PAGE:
Building Green at EMU
A longstanding focus on sustainability and stewardship enables EMU to use almost half the amount of energy as most other institutions its size. That same focus helped our campus to be the first in Virginia to obtain LEED Gold standard on a building.
Committed to eco-great buildings
All three residence halls surrounding the “Woods quad” at EMU – Cedarwood, Elmwood and Maplewood – have LEED Gold certifications for environmental sustainability from the U.S. Green Building Council. We’ve since informally renamed it the “Gold quad.”
In 2012, when construction ended, EMU’s LEED Gold-certified buildings were among just 123 such buildings on university campuses across the country. Besides the ones at EMU, there was just one other LEED Gold building on any Virginia university campus, according to the U.S. Green Building Council.
Local and recycled materials
Green features include locally sourced building materials and native landscaping.
Green features of the residence halls include the use of numerous recycled materials, recycling of nearly all construction waste, high-efficiency lighting and plumbing fixtures, extensive natural lighting, low-VOC materials and an emphasis on locally sourced building materials.
Surrounding the buildings is landscaping with native plants that require no permanent irrigation system and the use of “biorentention” beds around the residence halls to control storm water runoff.
Highly efficient “variable refrigerant flow” heat pump systems and other features like efficient exhaust systems afford the two dorms energy cost reductions of about 30%, compared to conventional new construction. Additionally, after the first year of operation, electrical use in the dorms is more than 15% further below those projections.
Each room in the newest residence halls is equipped with a switch that automatically turns off the room’s heat or AC when the windows are open, allowing students to let in fresh air without wasting climate-controlled air from the inside.
“Even though we’ve upgraded these dorms and made them fully climate controlled, our energy use across campus has gone down,” said Eldon Kurtz, director of EMU’s physical plant, in 2013.
Reduced energy consumption
EMU is using almost half the amount of energy as most other institutions its size.
After the new constructions and renovation, said Kurtz, EMU added about 80,000 square feet of new air-conditioned space (none of the Woods dormitories were previously air-conditioned). At the same time, the campus’s total electric and gas bill, which averaged an inflation-adjusted $572,000 per year over the decade prior to dorm construction and renovation, fell to $519,000 for the fiscal year after construction ended and students moved in – a 9% reduction in campus-wide energy costs since the overhaul of the gold quad.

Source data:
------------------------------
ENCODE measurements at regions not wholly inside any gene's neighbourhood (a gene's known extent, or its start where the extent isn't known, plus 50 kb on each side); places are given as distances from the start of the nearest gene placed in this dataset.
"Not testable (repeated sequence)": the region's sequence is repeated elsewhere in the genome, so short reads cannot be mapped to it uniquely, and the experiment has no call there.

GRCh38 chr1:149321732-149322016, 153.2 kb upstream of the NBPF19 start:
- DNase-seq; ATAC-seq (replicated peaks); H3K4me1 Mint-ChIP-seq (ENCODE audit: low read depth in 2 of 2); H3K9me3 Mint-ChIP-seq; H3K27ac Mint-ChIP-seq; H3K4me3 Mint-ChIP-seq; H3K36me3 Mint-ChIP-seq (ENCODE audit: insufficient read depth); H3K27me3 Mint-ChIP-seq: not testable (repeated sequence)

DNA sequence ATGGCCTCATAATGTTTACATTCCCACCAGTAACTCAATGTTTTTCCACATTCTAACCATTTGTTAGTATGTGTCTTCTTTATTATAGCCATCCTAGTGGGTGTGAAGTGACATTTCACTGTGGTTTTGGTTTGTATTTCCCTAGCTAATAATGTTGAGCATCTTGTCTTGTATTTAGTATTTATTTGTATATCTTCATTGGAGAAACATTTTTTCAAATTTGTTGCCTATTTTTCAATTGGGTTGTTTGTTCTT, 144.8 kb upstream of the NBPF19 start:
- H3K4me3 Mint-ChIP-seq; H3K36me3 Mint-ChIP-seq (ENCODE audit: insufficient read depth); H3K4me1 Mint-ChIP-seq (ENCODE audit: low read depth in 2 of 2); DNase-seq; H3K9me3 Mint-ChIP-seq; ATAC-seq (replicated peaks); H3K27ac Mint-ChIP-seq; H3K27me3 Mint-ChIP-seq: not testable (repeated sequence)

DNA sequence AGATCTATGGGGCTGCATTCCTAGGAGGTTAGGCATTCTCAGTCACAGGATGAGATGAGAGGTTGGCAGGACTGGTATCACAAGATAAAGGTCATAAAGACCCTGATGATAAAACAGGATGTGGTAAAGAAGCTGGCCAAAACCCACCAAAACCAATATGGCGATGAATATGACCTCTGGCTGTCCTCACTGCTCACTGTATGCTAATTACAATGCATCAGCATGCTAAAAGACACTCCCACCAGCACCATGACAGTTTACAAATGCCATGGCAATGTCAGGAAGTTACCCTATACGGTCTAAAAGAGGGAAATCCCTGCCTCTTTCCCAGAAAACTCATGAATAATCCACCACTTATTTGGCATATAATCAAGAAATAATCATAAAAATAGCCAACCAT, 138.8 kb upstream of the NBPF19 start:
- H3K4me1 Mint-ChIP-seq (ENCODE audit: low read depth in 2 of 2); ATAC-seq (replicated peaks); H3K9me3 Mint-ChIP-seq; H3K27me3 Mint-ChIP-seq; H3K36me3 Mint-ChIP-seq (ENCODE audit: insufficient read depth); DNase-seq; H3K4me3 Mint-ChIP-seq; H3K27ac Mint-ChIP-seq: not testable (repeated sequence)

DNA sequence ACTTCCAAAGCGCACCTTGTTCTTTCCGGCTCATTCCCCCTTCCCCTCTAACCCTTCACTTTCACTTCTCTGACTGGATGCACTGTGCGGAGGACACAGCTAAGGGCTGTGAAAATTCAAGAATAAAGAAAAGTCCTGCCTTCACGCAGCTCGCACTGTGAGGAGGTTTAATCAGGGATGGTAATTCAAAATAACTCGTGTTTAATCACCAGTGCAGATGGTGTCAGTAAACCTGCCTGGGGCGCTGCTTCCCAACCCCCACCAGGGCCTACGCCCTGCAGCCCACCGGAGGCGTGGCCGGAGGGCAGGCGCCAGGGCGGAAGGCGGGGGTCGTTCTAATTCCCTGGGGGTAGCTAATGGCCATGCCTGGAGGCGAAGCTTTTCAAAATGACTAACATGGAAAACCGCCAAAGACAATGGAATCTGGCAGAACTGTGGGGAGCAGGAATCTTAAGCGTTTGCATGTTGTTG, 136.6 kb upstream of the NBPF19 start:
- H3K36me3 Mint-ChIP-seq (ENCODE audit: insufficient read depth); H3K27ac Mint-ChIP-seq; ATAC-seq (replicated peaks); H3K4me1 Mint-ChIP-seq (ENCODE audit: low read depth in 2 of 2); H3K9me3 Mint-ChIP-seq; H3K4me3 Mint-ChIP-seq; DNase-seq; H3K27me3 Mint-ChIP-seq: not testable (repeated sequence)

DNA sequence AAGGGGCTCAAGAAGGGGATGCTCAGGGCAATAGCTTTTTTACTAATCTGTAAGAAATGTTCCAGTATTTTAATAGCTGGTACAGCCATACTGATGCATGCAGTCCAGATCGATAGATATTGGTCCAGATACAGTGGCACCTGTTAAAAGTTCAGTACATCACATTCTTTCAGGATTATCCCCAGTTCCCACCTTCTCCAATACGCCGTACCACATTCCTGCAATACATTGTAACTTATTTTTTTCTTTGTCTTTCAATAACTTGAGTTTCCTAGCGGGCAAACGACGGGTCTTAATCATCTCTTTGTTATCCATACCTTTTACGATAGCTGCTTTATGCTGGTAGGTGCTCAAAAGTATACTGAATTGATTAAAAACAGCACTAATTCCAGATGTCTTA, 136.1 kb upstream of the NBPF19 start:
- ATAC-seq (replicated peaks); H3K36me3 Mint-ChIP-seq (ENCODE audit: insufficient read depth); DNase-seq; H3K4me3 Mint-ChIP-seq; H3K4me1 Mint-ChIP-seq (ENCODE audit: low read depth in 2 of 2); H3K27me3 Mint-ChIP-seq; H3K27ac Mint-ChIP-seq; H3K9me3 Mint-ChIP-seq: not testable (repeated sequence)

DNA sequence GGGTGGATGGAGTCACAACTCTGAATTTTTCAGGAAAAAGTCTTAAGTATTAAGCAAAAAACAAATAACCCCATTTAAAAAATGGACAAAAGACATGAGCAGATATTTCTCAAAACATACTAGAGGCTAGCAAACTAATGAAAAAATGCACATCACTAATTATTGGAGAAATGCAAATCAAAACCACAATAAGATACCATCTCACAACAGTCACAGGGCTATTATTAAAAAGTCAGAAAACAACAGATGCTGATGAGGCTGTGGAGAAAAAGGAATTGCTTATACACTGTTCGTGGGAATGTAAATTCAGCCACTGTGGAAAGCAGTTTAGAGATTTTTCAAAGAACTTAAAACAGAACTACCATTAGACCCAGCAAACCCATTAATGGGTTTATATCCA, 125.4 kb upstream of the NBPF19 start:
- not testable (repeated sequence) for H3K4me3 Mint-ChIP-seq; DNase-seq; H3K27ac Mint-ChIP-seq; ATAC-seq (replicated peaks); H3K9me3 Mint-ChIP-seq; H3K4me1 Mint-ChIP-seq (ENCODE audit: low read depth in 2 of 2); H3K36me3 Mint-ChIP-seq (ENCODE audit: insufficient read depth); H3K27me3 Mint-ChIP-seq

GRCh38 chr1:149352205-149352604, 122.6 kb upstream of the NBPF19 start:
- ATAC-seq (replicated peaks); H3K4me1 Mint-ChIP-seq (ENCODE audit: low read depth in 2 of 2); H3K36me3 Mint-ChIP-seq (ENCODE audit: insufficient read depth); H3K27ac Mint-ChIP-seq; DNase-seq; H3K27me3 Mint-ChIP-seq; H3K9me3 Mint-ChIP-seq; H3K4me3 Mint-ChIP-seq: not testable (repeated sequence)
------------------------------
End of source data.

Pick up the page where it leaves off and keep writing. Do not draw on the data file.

The Troyer Group, an architecture firm based in Mishawaka, Indiana, designed all three buildings and worked with EMU to meet the stringent LEED standards. Troyer is working with EMU on a massive renovation of the Suter Science Center in 2014 and an overhaul of Roselawn, a former residence hall on the north end of campus.
From an energy consumption standpoint, heating, cooling and powering buildings on campus consumed about 45,000 British thermal units (Btu) per square foot of building space – a common way of measuring energy use – over the course of the fiscal year after construction ended. That’s a 26% improvement from the previous decade, when EMU used a yearly average of 61,000 Btu per square foot across the entire campus.
EMU is using almost half the amount of energy as most other institutions its size. EMU consumed about 49,000 Btu-per-square-foot on campus during the calendar year 2011, according to data from the Association of Physical Plant Administrators, or APPA. The average figure that year for 38 American universities with enrollment between 1,000 and 2,000 students that participated in the APPA survey was 89,000 Btu per square foot.
Because of several concurrent sustainability initiatives on campus, including the installation of a PV-solar array on the library roof, it is difficult to measure the precise impact of the dorms alone on EMU’s total energy use and cost during the years referenced above.